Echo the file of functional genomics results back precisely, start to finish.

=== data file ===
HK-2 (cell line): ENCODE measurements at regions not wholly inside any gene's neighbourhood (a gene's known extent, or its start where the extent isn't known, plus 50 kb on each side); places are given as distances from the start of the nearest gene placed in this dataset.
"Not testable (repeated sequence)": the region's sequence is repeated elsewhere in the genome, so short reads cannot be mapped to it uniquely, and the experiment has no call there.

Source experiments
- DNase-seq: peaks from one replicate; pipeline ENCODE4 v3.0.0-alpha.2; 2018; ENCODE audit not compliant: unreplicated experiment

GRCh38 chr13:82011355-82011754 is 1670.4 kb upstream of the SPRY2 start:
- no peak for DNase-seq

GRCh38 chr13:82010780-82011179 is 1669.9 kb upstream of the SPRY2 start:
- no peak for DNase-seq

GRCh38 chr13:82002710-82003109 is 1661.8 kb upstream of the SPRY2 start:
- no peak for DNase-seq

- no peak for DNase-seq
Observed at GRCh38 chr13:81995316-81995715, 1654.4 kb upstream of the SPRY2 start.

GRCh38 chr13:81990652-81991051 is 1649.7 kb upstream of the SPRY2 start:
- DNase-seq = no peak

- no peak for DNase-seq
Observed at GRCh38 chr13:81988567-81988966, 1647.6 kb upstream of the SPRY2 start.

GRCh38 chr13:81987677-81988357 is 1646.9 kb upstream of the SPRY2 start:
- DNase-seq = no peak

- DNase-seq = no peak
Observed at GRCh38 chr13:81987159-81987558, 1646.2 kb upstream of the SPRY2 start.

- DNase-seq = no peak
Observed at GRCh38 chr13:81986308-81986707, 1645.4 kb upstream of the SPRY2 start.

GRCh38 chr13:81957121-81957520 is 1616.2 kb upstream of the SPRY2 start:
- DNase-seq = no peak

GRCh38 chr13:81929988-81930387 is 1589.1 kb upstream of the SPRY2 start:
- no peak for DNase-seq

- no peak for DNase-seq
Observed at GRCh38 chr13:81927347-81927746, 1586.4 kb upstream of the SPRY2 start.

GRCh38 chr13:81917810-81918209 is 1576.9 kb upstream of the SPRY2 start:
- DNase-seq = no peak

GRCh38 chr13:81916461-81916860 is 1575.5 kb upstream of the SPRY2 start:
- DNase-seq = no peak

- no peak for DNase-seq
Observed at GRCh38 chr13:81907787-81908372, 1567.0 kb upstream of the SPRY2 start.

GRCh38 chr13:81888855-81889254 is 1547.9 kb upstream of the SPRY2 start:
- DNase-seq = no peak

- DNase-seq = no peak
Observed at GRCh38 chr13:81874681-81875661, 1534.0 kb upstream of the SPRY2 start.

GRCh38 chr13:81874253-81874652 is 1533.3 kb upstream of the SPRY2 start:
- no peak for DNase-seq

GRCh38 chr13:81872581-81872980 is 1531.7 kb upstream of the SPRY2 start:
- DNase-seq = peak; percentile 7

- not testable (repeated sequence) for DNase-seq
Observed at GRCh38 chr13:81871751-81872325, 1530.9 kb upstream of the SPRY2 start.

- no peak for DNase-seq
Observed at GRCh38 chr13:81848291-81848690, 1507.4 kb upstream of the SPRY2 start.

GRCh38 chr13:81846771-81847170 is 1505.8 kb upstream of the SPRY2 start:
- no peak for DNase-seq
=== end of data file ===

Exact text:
HK-2 (cell line): ENCODE measurements at regions not wholly inside any gene's neighbourhood (a gene's known extent, or its start where the extent isn't known, plus 50 kb on each side); places are given as distances from the start of the nearest gene placed in this dataset.
"Not testable (repeated sequence)": the region's sequence is repeated elsewhere in the genome, so short reads cannot be mapped to it uniquely, and the experiment has no call there.

Source experiments
- DNase-seq: peaks from one replicate; pipeline ENCODE4 v3.0.0-alpha.2; 2018; ENCODE audit not compliant: unreplicated experiment

GRCh38 chr13:82011355-82011754 is 1670.4 kb upstream of the SPRY2 start:
- no peak for DNase-seq

GRCh38 chr13:82010780-82011179 is 1669.9 kb upstream of the SPRY2 start:
- no peak for DNase-seq

GRCh38 chr13:82002710-82003109 is 1661.8 kb upstream of the SPRY2 start:
- no peak for DNase-seq

- no peak for DNase-seq
Observed at GRCh38 chr13:81995316-81995715, 1654.4 kb upstream of the SPRY2 start.

GRCh38 chr13:81990652-81991051 is 1649.7 kb upstream of the SPRY2 start:
- DNase-seq = no peak

- no peak for DNase-seq
Observed at GRCh38 chr13:81988567-81988966, 1647.6 kb upstream of the SPRY2 start.

GRCh38 chr13:81987677-81988357 is 1646.9 kb upstream of the SPRY2 start:
- DNase-seq = no peak

- DNase-seq = no peak
Observed at GRCh38 chr13:81987159-81987558, 1646.2 kb upstream of the SPRY2 start.

- DNase-seq = no peak
Observed at GRCh38 chr13:81986308-81986707, 1645.4 kb upstream of the SPRY2 start.

GRCh38 chr13:81957121-81957520 is 1616.2 kb upstream of the SPRY2 start:
- DNase-seq = no peak

GRCh38 chr13:81929988-81930387 is 1589.1 kb upstream of the SPRY2 start:
- no peak for DNase-seq

- no peak for DNase-seq
Observed at GRCh38 chr13:81927347-81927746, 1586.4 kb upstream of the SPRY2 start.

GRCh38 chr13:81917810-81918209 is 1576.9 kb upstream of the SPRY2 start:
- DNase-seq = no peak

GRCh38 chr13:81916461-81916860 is 1575.5 kb upstream of the SPRY2 start:
- DNase-seq = no peak

- no peak for DNase-seq
Observed at GRCh38 chr13:81907787-81908372, 1567.0 kb upstream of the SPRY2 start.

GRCh38 chr13:81888855-81889254 is 1547.9 kb upstream of the SPRY2 start:
- DNase-seq = no peak

- DNase-seq = no peak
Observed at GRCh38 chr13:81874681-81875661, 1534.0 kb upstream of the SPRY2 start.

GRCh38 chr13:81874253-81874652 is 1533.3 kb upstream of the SPRY2 start:
- no peak for DNase-seq

GRCh38 chr13:81872581-81872980 is 1531.7 kb upstream of the SPRY2 start:
- DNase-seq = peak; percentile 7

- not testable (repeated sequence) for DNase-seq
Observed at GRCh38 chr13:81871751-81872325, 1530.9 kb upstream of the SPRY2 start.

- no peak for DNase-seq
Observed at GRCh38 chr13:81848291-81848690, 1507.4 kb upstream of the SPRY2 start.

GRCh38 chr13:81846771-81847170 is 1505.8 kb upstream of the SPRY2 start:
- no peak for DNase-seq